Vibrio cholerae is known to be causative agent for the diarrheal disease cholera. A recent research asserts that strains of cholera that evolved a distinctly different mechanism pave way for the same disease. Among the more than 200 different serogroups, only O1 and O139 strains are probably responsible for epidemic and pandemic outbreaks of disease. These strains may use a toxin-coregulated pilus (TCP) and cholera toxin (CT).
During the research, a newly discovered non-O1, non-O139 strain of the bacteria called as AM-19226 was analyzed. With the help of comparative genomics, investigators evaluated the way this strain leads to diarrhea. Many pathogenic bacteria seemingly require III secretion system (T3SS) for understanding the precise cause of the disease. Investigations have asserted that T3SS and protein (vopF) are responsible for disease formation.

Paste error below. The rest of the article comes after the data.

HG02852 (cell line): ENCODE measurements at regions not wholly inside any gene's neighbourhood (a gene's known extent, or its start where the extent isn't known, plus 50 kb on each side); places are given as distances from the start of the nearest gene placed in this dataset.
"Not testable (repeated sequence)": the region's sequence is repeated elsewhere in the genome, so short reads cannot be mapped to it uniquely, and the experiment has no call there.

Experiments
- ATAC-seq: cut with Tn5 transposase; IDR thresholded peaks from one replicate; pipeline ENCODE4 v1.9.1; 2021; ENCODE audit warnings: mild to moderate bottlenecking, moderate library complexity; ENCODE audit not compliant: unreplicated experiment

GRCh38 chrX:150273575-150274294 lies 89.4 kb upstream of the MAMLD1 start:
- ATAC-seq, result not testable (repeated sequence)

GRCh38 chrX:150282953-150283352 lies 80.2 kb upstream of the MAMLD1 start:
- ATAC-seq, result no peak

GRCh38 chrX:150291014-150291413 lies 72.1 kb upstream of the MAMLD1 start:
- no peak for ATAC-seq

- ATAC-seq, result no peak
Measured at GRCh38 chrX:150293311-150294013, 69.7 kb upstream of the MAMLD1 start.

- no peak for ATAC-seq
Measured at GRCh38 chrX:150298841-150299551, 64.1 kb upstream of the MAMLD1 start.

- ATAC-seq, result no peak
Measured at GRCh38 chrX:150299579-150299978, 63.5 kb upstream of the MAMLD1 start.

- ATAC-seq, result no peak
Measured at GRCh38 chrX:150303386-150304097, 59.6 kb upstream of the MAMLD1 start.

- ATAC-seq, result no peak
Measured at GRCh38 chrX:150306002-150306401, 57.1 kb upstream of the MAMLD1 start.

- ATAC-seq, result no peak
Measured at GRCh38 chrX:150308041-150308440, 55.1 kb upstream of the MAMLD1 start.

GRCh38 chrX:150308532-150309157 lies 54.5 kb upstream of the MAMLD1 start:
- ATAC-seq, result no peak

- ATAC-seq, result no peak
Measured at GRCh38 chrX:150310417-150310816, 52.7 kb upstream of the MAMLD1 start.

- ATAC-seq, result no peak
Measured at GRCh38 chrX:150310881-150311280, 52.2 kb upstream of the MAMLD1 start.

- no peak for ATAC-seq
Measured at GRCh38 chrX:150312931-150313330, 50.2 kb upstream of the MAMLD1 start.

At the time of the research, an additional protein (vopE) was identified in mouse models which demonstrated that AM-19226 requires T3SS to cause diarrhea. It appears that both vopE and vopF are involved in the disease. The T3SS in V. cholera has probably evolved two independent pathogenic mechanisms to cause similar disease.
The research is published in the current issue of the online journal mBio.